President Barack Obama has been taking aggressive steps to put Americans back to work and create “an economy where hard work pays,” according to Obama’s campaign website.
In a speech featured on NPR, Obama proposes measures to encourage longterm economic growth. Unfortunately, his policies do not always live up to the hype.
Economic growth has been a hallmark of the Obama campaign. Too bad his Corporate Average Fuel Economy (CAFE) regulations are going to price about 7 million lower income consumers out of the car market. This number comes from a study by the National Automobile Dealers Association (NADA) released on April 13.
Thinking about the cost of buying even a used vehicle in the current market chills me to the bone. These new regulations leave me strongly considering the benefits of remaining an avid pedestrian for the rest of my life. In order to raise the minimum average vehicle fleet fuel efficiency to 54.5 mpg, the price of cars and light trucks is going up by $3,000, according to the same study. The intent may sound genuinely good at heart, but it has a steep price. It may be smarter to invest in a new pair of walking shoes.
Obama pushes the CAFE regulations forward because it will supposedly save families $8,000 at the pump per year. This claim was made during Obama’s speech last week at a North Carolina truck manufacturing plant. Try, try again, Mr. President.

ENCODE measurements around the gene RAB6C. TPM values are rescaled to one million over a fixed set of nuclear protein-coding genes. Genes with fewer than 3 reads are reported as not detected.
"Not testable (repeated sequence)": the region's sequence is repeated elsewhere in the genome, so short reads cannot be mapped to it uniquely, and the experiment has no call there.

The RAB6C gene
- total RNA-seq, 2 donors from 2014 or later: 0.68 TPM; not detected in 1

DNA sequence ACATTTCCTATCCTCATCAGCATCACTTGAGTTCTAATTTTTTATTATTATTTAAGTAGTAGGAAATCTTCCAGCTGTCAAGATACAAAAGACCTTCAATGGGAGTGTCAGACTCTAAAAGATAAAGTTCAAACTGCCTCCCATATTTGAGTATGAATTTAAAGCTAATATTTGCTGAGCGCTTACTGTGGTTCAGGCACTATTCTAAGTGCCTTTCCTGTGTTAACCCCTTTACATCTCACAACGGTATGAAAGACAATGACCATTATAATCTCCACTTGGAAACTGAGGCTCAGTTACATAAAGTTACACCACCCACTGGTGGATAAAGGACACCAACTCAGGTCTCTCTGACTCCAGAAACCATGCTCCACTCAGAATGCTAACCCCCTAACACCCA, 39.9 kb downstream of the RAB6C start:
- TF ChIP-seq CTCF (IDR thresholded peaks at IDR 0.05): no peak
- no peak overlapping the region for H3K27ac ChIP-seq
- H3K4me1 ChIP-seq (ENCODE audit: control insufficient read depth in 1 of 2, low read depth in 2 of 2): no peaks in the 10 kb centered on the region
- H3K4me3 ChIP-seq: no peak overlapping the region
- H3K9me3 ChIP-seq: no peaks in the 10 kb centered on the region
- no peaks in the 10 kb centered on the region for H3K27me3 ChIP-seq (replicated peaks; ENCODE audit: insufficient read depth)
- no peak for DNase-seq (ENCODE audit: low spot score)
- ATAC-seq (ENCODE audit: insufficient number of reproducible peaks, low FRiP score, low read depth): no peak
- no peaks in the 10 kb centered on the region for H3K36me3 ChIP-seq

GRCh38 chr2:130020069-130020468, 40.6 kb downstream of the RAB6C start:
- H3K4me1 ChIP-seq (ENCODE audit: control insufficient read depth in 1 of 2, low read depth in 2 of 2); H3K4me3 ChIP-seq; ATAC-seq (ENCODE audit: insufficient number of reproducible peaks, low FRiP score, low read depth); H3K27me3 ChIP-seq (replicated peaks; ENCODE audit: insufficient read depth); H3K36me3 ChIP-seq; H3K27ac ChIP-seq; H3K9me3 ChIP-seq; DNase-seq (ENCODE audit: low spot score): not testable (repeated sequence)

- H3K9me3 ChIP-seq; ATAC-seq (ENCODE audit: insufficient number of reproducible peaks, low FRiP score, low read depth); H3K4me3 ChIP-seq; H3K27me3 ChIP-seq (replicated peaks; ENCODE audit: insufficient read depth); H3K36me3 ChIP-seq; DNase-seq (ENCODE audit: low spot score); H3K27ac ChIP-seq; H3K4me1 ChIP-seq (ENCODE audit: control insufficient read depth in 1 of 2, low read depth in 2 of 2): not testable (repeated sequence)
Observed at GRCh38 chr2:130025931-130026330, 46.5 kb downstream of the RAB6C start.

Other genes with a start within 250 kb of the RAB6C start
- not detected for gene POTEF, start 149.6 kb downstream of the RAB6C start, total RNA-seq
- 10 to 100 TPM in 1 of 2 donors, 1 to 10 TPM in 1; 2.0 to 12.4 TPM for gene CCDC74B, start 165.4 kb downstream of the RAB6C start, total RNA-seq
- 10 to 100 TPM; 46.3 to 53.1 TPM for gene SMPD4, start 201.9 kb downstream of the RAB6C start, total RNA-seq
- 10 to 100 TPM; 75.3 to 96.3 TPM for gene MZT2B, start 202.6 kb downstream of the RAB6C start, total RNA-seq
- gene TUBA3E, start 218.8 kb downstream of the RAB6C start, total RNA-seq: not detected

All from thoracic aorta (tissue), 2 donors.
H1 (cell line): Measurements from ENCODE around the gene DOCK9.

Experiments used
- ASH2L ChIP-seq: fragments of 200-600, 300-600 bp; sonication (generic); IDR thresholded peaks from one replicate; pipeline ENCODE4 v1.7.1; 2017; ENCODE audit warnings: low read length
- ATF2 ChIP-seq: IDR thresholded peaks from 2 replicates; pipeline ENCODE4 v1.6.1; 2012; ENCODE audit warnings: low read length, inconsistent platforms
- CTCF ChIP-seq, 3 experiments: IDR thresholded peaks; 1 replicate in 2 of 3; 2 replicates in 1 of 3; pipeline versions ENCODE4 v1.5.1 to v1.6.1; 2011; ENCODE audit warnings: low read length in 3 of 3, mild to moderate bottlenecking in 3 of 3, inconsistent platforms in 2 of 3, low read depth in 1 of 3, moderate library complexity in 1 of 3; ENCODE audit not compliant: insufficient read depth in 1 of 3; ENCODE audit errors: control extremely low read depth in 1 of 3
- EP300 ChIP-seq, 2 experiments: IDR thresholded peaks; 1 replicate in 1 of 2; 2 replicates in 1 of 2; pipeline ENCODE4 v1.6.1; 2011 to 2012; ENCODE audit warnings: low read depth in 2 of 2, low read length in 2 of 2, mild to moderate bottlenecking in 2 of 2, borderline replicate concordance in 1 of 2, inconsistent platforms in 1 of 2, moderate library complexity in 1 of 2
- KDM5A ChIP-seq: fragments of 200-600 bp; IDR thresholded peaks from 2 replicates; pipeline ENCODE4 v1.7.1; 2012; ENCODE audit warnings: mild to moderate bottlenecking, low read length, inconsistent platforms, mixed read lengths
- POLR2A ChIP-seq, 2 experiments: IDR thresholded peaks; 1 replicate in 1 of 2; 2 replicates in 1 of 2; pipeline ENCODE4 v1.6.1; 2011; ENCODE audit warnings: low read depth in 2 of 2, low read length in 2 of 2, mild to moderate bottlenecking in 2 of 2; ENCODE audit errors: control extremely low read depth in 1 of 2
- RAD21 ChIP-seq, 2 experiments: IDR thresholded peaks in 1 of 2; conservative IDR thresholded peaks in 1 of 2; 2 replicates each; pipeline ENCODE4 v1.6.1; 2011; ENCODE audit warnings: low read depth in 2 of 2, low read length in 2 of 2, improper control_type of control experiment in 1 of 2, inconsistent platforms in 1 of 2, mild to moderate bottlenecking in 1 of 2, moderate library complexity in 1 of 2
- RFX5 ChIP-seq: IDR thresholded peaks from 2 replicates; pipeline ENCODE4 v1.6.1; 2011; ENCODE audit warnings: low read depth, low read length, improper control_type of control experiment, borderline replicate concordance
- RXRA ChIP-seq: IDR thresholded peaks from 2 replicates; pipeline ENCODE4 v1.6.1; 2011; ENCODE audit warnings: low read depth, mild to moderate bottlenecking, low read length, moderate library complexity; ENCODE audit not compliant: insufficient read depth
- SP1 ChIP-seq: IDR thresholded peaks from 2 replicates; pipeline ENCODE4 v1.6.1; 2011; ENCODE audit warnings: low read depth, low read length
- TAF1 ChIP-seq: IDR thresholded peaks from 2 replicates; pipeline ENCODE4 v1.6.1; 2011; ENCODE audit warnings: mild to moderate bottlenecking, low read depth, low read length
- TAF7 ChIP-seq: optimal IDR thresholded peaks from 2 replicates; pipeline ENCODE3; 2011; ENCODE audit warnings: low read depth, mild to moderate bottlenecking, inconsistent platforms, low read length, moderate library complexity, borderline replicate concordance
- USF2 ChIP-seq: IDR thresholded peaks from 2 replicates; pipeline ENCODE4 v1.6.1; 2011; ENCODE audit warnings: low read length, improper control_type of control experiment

Luckily, Obama did try again and corrected his gaffe, according to The Washington Post. He corrected the span of a year to over an extended amount of time — he neglected to say how much time. However, to save $8,000 in gas, you would have to spend $16,000 on fuel first.
The average family in the U.S., however, spends a little more than $3,100 on gas annually, according to the Consumer Federation of America. As a result, these new consumer regulations are going to save the average American family a little more than $1,600 a year. That is nothing to turn your nose up at, but it is a far cry from the original number that was promised.
These future savings hold no hope for the 7 million consumers that will be priced out of the market. Buying a car with money that you do not have is not fiscally responsible. If you want to argue with this, look at how many homes were foreclosed on last year. According to MSNBC.com, it was more than one million. This high number was, in part, due to individuals buying houses outside of what they could afford.
Increases in fuel efficiency might be useful for higher income individuals who can afford an initial price increase in regard to a new vehicle. But future savings in gas will not help with the initial purchase of a new vehicle for lower income individuals — especially for
college students who are paying off student loans.
The way that these regulations are going, it might be more environmentally friendly and cost effective to be a pedestrian. When it comes down to it, $3,000 could buy a lifetime supply of shoes. Good thing that these boots were made for walking.